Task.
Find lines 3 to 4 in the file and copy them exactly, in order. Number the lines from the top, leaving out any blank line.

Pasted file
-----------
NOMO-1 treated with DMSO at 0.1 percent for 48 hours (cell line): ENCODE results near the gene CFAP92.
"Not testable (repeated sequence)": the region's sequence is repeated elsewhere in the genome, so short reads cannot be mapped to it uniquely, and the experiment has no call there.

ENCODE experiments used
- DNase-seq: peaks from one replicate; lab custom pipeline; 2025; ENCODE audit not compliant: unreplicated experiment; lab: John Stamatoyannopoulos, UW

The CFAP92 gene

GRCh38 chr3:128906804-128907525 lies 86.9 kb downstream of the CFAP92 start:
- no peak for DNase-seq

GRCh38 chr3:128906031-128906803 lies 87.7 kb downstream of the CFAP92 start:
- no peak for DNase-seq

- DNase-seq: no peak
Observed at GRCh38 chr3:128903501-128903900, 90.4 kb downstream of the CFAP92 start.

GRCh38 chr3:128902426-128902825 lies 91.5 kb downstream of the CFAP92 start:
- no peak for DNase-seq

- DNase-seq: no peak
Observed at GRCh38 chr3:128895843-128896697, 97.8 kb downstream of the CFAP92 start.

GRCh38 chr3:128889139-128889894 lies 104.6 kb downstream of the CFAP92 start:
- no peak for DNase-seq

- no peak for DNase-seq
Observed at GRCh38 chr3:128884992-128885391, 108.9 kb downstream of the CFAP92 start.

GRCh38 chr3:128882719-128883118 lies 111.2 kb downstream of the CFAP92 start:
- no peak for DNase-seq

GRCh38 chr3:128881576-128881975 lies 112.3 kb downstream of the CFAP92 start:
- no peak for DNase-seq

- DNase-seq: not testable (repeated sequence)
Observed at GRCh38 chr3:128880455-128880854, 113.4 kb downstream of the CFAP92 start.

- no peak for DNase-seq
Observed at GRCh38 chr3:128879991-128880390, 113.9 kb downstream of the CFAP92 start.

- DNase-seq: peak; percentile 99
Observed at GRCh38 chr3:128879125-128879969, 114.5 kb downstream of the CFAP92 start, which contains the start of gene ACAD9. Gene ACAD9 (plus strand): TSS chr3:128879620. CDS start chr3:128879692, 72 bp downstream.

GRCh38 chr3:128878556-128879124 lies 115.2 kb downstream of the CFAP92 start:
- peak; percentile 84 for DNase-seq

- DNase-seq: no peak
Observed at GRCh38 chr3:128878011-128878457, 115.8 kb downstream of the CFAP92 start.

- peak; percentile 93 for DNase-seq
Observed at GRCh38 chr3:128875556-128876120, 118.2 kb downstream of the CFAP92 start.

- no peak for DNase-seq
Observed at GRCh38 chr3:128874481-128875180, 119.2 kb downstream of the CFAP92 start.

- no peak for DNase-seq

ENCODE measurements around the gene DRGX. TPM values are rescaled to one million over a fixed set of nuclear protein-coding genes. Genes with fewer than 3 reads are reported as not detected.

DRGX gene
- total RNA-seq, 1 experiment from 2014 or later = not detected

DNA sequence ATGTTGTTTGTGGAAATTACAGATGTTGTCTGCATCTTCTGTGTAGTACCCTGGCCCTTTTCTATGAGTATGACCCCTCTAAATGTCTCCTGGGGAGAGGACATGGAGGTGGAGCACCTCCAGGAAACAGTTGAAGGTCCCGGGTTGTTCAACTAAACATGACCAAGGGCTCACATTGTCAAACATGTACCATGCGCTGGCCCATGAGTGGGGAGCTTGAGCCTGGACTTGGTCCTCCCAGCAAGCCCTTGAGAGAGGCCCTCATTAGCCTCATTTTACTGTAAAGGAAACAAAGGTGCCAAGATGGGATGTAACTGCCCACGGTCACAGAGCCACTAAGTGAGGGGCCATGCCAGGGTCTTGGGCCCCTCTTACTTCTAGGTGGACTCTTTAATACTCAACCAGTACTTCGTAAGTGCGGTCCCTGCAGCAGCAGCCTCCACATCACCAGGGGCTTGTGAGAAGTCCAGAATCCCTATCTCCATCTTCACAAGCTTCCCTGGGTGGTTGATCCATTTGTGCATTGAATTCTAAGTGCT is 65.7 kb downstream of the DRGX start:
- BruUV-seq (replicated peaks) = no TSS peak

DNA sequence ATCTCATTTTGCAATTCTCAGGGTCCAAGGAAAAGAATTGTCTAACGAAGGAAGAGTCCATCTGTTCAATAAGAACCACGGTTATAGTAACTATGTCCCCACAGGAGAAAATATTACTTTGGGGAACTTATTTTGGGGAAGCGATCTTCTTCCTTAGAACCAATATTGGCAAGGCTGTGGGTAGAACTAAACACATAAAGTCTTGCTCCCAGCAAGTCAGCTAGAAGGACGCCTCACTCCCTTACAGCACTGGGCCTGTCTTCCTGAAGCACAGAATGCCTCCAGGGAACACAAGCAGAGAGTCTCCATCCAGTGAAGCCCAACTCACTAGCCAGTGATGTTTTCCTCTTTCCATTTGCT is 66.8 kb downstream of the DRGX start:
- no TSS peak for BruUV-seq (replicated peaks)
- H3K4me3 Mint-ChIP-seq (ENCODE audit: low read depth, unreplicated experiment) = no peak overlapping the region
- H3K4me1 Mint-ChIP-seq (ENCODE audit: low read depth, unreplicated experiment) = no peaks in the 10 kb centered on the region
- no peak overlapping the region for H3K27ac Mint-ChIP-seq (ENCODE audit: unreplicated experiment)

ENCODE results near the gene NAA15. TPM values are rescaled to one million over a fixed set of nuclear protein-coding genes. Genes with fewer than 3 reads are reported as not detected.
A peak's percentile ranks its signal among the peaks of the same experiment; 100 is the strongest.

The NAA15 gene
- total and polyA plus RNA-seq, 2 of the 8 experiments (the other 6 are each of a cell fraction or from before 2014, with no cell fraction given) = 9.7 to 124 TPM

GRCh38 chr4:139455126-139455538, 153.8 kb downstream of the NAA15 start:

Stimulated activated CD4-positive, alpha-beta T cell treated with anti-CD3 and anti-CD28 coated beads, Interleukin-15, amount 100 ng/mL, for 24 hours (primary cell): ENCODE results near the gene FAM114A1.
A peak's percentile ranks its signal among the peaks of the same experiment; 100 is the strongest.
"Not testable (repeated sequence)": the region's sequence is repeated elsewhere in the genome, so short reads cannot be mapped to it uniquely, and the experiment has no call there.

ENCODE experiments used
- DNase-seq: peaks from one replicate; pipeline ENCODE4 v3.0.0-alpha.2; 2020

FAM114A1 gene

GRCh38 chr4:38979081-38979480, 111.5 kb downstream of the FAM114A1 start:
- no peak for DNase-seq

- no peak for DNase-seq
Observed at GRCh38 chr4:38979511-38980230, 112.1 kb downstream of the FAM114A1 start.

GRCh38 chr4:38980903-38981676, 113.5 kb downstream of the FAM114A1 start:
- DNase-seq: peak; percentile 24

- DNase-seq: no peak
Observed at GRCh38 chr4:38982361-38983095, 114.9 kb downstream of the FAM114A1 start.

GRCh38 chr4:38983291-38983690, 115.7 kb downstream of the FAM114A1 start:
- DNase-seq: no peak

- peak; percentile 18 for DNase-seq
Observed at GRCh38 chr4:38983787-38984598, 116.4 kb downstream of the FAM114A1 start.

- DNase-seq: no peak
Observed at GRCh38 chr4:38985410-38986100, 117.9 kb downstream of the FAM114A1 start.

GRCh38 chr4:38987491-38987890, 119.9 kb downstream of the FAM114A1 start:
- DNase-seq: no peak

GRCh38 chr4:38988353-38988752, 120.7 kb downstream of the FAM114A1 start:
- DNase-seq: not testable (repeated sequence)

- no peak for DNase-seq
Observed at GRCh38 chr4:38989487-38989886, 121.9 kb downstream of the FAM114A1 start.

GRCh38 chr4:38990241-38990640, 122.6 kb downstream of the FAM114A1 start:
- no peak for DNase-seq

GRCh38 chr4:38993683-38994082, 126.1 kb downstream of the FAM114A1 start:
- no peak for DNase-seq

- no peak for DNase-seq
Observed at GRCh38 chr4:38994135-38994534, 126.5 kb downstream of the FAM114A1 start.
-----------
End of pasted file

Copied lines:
ENCODE experiments used
- DNase-seq: peaks from one replicate; lab custom pipeline; 2025; ENCODE audit not compliant: unreplicated experiment; lab: John Stamatoyannopoulos, UW